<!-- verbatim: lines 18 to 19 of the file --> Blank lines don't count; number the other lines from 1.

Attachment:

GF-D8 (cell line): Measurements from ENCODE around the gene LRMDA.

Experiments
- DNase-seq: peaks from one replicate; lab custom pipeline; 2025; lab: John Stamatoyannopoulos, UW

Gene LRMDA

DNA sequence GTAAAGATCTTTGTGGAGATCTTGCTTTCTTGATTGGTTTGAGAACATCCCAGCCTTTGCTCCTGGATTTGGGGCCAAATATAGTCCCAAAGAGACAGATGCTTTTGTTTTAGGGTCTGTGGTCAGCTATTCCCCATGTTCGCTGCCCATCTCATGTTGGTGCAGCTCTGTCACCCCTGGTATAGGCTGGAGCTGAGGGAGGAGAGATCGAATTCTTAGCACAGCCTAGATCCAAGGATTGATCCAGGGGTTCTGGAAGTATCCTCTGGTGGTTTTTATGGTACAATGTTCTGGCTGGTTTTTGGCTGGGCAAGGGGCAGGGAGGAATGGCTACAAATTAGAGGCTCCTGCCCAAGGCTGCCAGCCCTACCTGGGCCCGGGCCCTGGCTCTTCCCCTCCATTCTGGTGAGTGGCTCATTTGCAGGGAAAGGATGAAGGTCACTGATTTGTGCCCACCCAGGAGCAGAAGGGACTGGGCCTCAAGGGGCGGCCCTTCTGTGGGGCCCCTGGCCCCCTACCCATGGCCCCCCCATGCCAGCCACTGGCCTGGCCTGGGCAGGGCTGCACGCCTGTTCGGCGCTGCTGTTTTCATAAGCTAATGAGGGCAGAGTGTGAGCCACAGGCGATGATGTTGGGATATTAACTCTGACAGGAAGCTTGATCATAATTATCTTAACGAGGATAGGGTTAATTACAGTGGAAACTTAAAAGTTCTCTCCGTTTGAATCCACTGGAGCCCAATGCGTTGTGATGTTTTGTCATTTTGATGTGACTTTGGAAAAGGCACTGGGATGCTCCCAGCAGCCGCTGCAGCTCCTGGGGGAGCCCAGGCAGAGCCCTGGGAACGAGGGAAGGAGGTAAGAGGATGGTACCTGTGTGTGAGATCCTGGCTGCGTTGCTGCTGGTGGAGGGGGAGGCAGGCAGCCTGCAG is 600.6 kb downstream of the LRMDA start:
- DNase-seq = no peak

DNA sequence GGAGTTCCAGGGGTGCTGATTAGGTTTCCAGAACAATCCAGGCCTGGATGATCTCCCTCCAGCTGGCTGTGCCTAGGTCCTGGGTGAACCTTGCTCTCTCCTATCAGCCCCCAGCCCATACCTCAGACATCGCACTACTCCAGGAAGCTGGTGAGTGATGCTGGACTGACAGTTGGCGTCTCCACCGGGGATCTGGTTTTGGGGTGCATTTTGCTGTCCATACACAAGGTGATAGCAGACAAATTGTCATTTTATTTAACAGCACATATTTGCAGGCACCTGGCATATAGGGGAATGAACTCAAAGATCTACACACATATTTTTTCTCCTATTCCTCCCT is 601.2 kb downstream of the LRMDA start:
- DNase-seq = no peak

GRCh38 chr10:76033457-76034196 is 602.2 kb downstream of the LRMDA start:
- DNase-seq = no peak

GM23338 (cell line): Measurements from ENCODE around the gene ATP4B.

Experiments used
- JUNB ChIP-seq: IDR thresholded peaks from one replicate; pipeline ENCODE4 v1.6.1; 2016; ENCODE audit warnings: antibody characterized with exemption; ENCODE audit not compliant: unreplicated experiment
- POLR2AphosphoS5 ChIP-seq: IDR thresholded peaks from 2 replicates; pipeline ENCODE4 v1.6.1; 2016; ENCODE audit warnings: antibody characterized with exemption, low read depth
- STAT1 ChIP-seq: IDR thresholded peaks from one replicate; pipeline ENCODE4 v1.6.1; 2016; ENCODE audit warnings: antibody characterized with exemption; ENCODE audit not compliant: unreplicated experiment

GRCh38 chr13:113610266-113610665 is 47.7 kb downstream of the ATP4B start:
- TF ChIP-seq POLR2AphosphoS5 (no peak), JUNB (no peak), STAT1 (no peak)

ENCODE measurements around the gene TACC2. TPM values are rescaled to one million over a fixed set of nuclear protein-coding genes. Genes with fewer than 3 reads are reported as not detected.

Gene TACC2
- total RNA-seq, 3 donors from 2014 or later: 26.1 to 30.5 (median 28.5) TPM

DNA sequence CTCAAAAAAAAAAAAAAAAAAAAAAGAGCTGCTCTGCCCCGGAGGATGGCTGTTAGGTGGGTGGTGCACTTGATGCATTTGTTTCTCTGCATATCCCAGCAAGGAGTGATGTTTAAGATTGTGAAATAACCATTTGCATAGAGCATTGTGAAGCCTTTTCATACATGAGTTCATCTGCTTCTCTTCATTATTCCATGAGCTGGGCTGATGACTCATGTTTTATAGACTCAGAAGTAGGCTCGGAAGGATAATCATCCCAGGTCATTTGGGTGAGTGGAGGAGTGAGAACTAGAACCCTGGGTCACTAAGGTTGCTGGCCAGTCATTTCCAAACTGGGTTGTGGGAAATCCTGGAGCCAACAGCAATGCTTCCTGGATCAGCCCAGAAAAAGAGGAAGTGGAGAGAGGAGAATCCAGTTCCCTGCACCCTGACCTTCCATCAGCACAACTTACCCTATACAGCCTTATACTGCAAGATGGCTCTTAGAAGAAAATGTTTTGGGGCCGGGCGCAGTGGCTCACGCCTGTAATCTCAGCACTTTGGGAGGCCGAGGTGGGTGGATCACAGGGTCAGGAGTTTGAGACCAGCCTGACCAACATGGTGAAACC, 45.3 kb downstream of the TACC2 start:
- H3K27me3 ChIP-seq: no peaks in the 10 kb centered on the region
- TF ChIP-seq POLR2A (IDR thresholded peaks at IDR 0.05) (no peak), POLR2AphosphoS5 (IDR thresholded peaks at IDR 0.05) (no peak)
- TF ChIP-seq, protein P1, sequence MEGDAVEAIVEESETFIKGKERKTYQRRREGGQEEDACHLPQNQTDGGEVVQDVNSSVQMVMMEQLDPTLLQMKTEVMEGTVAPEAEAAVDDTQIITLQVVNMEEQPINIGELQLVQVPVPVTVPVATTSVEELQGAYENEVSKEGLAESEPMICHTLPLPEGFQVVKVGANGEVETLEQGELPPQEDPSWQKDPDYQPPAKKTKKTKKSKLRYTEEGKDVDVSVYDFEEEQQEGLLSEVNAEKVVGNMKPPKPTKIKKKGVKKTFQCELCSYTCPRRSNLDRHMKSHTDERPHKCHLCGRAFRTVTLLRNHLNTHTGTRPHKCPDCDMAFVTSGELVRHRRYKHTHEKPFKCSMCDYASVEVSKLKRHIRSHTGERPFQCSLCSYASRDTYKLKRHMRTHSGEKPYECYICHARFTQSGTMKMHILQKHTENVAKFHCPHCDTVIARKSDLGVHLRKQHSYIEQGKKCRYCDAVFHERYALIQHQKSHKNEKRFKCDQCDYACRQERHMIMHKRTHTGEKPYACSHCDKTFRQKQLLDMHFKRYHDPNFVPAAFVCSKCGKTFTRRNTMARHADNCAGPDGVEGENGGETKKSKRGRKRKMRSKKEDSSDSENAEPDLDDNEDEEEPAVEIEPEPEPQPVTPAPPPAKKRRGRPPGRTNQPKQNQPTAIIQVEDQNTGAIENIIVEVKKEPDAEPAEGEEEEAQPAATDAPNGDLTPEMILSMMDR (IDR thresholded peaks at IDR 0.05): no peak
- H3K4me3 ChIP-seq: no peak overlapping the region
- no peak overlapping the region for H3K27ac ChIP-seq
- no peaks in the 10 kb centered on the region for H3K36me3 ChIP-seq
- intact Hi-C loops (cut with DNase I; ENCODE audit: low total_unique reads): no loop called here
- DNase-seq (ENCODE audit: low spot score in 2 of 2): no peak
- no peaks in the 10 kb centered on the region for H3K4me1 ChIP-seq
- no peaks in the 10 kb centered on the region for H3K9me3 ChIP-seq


ENCODE measurements around the gene TACC2. TPM values are rescaled to one million over a fixed set of nuclear protein-coding genes. Genes with fewer than 3 reads are reported as not detected.

Gene TACC2